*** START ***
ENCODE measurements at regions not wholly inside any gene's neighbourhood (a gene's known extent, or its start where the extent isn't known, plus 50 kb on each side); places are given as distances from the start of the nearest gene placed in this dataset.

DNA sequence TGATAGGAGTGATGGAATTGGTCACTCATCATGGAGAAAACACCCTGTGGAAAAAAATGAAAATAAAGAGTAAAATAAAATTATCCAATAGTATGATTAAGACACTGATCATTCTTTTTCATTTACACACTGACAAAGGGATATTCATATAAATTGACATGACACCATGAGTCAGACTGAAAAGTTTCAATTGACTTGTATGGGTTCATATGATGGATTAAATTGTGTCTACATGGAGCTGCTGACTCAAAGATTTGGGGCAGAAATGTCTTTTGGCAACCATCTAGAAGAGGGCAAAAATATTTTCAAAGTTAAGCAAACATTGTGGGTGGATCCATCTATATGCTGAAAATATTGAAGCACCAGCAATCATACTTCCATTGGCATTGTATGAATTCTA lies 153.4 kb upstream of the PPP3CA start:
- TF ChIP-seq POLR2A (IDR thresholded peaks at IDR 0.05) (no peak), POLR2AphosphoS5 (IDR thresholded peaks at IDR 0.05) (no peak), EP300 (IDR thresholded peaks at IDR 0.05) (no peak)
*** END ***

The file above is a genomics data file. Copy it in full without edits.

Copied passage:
ENCODE measurements at regions not wholly inside any gene's neighbourhood (a gene's known extent, or its start where the extent isn't known, plus 50 kb on each side); places are given as distances from the start of the nearest gene placed in this dataset.

DNA sequence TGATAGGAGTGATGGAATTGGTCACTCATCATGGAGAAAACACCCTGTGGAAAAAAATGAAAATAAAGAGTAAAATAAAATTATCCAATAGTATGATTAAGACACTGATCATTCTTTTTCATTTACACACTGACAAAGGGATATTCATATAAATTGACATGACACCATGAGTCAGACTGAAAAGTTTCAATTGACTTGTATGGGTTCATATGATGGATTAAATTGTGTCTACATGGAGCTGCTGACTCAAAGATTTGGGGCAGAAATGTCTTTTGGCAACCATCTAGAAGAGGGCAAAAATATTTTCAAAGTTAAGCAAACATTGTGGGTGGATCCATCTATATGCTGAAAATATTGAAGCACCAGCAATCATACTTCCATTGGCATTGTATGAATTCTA lies 153.4 kb upstream of the PPP3CA start:
- TF ChIP-seq POLR2A (IDR thresholded peaks at IDR 0.05) (no peak), POLR2AphosphoS5 (IDR thresholded peaks at IDR 0.05) (no peak), EP300 (IDR thresholded peaks at IDR 0.05) (no peak)